Oot’s Cow Jar page is doing very well. It’s currently at about $16,000 dollars, and Oot is delighted to have raised enough for over 32 cows. Both he and cutie have painted some pictures they’re giving away on the page.  And we’ve set up a stretch goal where anyone who donates on his page will get access to a special minecraft server where we’ll all play together.

So if that sounds like a good time to you, you can wander over and check that stuff out.

I’ll be streaming for the duration of the fundraiser, including a big D&D game later today that you probably don’t want to miss…

In addition to all of that, I’ve done a couple podcasts lately, and I thought I’d throw you some links in case y’all were interested in checking them out.

Where I’ve been:

  • All My Fantasy Children on the ONE SHOT Podcast Network

Episode 160 – Cradlecatch the Untrod

  • Lawful Stupid

Flash In The Pan – The Episode with Patrick Rothfuss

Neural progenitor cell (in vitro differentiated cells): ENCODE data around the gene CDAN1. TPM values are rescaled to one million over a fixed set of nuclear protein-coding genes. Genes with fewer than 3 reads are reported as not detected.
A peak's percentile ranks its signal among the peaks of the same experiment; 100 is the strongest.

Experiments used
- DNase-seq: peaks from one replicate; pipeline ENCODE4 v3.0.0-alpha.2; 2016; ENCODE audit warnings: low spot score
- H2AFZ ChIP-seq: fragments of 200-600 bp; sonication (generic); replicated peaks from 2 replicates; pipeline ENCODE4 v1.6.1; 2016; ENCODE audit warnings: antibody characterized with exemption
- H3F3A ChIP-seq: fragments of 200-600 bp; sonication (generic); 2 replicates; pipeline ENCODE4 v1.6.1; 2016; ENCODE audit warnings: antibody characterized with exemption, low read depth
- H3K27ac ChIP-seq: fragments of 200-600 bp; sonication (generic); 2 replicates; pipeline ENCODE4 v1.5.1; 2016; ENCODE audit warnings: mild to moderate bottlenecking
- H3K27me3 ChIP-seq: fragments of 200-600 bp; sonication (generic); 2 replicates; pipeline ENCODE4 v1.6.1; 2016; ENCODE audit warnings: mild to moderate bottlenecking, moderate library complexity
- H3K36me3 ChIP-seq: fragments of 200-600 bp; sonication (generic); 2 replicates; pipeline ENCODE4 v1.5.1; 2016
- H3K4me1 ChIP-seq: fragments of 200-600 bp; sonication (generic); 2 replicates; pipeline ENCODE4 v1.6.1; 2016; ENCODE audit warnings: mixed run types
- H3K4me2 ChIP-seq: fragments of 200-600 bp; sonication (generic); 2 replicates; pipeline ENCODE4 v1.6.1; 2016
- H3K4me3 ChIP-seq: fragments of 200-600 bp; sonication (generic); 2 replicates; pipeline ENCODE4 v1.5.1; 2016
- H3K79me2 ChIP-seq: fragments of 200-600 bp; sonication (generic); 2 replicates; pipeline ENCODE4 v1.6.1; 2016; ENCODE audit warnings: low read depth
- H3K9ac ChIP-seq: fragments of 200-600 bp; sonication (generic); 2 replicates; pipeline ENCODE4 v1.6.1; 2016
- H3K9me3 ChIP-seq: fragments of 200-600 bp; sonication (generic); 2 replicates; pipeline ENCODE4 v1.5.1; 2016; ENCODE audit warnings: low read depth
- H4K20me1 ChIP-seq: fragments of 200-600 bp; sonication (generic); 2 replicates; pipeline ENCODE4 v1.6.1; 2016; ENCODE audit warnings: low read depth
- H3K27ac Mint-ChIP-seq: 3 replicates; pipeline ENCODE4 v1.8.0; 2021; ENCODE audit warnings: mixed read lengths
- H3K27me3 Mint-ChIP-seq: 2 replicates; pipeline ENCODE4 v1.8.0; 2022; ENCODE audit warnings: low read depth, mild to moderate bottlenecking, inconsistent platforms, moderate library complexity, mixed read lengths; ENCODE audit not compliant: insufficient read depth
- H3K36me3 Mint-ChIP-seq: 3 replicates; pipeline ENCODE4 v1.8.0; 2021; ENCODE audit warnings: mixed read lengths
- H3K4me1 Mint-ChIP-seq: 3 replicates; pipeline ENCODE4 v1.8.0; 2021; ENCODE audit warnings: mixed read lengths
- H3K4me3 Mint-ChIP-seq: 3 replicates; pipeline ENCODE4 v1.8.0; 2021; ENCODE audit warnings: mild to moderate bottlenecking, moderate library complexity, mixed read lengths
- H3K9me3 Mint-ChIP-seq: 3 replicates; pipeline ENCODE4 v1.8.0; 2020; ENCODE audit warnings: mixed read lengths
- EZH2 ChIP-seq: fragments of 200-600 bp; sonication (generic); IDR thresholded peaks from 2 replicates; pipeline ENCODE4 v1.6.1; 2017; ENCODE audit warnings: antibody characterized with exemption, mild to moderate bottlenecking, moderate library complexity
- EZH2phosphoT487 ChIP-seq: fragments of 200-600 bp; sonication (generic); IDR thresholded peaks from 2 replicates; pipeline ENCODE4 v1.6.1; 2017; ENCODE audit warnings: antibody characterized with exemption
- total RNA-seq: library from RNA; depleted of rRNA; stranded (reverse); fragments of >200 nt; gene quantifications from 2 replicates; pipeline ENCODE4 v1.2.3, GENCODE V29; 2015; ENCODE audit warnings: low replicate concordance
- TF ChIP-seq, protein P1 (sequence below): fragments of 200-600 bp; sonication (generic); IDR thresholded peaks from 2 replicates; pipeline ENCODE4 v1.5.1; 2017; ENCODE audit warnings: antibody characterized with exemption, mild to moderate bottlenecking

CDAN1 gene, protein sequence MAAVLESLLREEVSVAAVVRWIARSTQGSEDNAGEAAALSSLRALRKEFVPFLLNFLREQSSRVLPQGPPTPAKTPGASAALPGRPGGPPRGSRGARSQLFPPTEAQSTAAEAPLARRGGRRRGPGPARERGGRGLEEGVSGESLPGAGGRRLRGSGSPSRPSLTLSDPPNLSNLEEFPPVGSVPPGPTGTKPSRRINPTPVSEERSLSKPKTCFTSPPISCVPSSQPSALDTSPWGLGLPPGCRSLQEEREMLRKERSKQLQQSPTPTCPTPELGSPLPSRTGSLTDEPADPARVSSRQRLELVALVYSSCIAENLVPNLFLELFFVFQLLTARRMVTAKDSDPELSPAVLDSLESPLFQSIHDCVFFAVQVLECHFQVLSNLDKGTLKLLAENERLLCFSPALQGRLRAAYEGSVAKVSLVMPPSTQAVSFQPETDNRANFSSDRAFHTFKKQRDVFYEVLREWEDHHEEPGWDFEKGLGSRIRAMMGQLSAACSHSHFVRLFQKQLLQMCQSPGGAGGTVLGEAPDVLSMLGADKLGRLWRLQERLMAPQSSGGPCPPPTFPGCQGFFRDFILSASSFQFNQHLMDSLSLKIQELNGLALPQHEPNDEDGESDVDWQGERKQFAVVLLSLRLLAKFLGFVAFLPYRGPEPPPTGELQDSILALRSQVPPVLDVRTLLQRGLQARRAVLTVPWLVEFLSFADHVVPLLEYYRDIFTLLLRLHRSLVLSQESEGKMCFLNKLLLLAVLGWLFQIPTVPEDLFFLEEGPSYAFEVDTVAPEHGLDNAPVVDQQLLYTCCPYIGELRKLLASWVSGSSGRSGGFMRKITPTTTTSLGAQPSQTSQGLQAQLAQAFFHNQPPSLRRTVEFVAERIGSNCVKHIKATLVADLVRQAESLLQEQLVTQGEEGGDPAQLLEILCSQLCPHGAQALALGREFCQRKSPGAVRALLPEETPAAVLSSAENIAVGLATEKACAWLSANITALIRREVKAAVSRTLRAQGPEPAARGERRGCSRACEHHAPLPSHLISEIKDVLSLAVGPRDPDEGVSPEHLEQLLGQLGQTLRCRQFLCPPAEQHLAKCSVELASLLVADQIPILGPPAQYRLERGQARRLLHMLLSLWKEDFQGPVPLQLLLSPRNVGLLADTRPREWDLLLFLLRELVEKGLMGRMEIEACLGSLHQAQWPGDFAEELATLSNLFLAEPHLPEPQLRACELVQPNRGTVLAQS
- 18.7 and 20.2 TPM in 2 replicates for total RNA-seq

• Desert Island Discworld

4.6 Patrick Rothfuss & Thud!

 

There’s a lot more, too. But that’s all I’ve got in me for now. It’s after 4 am, and I’ve got to be up in the morning.

Remember that the fundraiser is over on the 15th, so if you haven’t checked it out yet, you might want to head over there before it’s too late….

More soon,

pat

Also posted in appearances, Oot, podcasts, Worldbuilders 2020 | By Pat5 Responses

The Tenuous Serenity of Not-Knowing

As I start writing this, it’s the morning of November 4th. The day after the election. It’s an event I’m guessing folks will eventually refer to in historical if not straight-up superlative terms: The French Revolution. The The War of 1812, The Tungusta event, the Election of 2020.